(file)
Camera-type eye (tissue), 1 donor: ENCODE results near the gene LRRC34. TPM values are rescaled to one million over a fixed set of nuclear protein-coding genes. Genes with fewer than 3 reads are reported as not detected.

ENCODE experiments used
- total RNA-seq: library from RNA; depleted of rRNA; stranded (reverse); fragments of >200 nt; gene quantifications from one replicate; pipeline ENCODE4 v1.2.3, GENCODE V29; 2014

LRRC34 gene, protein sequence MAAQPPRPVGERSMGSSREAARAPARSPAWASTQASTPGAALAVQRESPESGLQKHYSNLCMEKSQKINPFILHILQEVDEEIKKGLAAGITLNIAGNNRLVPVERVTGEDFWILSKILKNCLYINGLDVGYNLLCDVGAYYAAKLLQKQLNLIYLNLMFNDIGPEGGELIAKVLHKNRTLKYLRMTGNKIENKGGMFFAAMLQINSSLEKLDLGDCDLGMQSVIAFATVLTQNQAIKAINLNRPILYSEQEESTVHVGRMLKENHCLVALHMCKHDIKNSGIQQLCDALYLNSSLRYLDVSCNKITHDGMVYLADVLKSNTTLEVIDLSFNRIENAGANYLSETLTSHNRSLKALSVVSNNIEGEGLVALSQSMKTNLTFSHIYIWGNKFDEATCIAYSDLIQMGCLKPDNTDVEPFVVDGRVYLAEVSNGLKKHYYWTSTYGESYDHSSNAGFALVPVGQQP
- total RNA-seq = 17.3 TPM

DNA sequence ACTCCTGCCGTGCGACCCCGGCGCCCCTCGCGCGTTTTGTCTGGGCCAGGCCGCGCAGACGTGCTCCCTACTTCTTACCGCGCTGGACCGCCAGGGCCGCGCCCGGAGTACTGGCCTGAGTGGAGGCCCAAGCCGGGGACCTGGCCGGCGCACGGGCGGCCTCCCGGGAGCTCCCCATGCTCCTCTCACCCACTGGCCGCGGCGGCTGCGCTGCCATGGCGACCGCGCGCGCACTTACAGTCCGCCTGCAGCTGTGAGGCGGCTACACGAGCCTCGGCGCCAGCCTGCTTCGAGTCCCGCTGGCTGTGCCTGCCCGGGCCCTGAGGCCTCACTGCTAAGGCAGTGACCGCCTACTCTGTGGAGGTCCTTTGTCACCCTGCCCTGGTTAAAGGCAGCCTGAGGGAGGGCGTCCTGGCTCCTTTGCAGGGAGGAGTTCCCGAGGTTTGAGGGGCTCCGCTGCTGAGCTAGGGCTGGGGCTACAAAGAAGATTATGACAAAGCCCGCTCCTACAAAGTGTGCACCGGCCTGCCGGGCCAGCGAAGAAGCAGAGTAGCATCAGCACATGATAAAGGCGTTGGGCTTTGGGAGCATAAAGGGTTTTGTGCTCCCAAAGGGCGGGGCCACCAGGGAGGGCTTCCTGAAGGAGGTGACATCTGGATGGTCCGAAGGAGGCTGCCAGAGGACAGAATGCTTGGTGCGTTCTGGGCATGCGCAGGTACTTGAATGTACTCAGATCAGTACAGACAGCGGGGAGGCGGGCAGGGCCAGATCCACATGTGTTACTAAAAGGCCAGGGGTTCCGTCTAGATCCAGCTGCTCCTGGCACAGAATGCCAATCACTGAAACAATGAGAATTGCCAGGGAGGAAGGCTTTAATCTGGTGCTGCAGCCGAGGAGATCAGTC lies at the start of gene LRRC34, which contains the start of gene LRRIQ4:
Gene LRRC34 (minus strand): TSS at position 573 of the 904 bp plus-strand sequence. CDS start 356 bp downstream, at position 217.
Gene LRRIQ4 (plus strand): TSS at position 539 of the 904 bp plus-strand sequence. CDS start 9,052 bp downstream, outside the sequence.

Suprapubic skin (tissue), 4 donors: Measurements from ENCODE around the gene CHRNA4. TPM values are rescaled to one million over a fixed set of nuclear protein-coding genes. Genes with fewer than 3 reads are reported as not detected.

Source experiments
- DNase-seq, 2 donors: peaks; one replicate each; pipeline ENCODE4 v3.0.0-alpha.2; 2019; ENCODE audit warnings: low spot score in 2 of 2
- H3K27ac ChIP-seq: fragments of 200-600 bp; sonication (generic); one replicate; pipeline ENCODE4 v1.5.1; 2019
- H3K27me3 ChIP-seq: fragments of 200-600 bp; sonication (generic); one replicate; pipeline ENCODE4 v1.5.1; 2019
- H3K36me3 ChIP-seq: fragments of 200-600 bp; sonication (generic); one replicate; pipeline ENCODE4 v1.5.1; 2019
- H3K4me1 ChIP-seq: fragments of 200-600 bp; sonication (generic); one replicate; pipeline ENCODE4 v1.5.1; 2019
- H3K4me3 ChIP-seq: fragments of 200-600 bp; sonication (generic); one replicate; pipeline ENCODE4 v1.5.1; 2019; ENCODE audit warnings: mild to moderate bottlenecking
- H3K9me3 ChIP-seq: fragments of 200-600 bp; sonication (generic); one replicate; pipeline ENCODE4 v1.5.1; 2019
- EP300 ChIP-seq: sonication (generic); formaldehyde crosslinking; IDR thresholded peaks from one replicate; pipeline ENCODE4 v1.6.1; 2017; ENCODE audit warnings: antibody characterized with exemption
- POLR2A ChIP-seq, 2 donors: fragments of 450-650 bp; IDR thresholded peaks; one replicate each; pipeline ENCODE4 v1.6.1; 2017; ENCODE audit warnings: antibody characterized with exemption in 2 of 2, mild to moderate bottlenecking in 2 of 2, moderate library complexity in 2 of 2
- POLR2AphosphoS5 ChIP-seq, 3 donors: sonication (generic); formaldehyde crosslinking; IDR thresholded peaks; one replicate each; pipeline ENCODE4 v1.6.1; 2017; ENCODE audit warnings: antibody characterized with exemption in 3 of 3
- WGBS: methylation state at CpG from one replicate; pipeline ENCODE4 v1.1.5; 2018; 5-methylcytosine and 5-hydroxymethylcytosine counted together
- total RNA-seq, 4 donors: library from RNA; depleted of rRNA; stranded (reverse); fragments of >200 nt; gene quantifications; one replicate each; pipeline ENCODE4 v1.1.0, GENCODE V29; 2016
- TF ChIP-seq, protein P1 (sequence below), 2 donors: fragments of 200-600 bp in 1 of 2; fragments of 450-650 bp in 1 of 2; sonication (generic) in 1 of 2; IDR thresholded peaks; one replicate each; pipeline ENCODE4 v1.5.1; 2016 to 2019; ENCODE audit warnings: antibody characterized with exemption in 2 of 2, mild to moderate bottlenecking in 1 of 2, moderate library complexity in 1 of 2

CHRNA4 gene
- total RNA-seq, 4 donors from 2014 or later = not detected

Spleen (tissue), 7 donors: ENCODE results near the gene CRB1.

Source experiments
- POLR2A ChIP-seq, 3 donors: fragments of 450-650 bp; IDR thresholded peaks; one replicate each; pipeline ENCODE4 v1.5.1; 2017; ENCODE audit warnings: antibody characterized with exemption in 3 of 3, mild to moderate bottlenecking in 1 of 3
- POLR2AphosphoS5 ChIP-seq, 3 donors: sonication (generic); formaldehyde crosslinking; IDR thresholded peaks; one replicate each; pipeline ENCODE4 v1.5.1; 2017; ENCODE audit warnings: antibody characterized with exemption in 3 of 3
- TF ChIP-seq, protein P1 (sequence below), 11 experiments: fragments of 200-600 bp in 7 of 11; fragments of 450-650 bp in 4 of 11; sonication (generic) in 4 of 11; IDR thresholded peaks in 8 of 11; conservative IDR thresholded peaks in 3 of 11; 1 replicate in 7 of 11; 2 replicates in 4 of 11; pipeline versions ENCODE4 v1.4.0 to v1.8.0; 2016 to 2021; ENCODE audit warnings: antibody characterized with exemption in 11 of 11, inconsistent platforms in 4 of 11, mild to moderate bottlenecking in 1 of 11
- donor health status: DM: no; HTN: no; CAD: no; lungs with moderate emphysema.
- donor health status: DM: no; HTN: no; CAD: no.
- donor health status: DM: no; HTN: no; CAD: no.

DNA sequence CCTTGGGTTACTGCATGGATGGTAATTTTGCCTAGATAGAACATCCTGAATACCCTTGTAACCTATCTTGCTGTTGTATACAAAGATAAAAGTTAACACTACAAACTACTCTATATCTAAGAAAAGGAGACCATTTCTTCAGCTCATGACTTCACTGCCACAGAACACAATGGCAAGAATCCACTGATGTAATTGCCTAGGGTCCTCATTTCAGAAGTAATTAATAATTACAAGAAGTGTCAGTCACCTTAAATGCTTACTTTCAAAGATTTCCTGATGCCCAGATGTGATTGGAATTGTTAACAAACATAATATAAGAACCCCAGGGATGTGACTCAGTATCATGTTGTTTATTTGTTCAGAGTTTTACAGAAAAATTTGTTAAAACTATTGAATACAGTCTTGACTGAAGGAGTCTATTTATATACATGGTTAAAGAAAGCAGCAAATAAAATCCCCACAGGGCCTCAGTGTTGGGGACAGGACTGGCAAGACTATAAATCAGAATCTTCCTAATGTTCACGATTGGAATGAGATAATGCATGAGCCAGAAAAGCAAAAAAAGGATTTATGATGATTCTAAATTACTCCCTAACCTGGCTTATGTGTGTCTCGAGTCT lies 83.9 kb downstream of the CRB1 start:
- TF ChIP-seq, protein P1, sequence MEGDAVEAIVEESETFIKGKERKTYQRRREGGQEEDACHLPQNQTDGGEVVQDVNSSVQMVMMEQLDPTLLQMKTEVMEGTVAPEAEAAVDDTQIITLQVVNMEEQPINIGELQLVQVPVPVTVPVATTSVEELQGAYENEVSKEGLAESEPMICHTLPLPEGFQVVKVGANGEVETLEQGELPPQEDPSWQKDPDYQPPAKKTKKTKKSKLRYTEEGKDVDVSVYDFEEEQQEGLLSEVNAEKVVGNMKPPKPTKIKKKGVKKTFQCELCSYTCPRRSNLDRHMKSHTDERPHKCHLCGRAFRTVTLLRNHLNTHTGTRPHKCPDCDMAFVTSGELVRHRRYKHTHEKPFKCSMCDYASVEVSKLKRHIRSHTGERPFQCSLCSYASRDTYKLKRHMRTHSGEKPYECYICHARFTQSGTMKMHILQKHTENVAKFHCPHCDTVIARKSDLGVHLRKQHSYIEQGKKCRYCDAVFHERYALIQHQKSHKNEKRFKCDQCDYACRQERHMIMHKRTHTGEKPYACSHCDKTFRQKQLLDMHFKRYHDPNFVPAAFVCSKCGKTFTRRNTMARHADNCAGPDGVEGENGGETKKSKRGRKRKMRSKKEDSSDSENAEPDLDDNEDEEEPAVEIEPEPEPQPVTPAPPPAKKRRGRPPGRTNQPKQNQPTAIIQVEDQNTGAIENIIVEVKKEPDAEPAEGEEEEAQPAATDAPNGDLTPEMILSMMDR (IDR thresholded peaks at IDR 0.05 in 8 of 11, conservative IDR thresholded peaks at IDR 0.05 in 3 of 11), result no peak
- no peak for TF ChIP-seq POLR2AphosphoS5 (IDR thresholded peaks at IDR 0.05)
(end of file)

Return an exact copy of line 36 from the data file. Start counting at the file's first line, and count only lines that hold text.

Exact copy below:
- no peak for TF ChIP-seq POLR2AphosphoS5 (IDR thresholded peaks at IDR 0.05)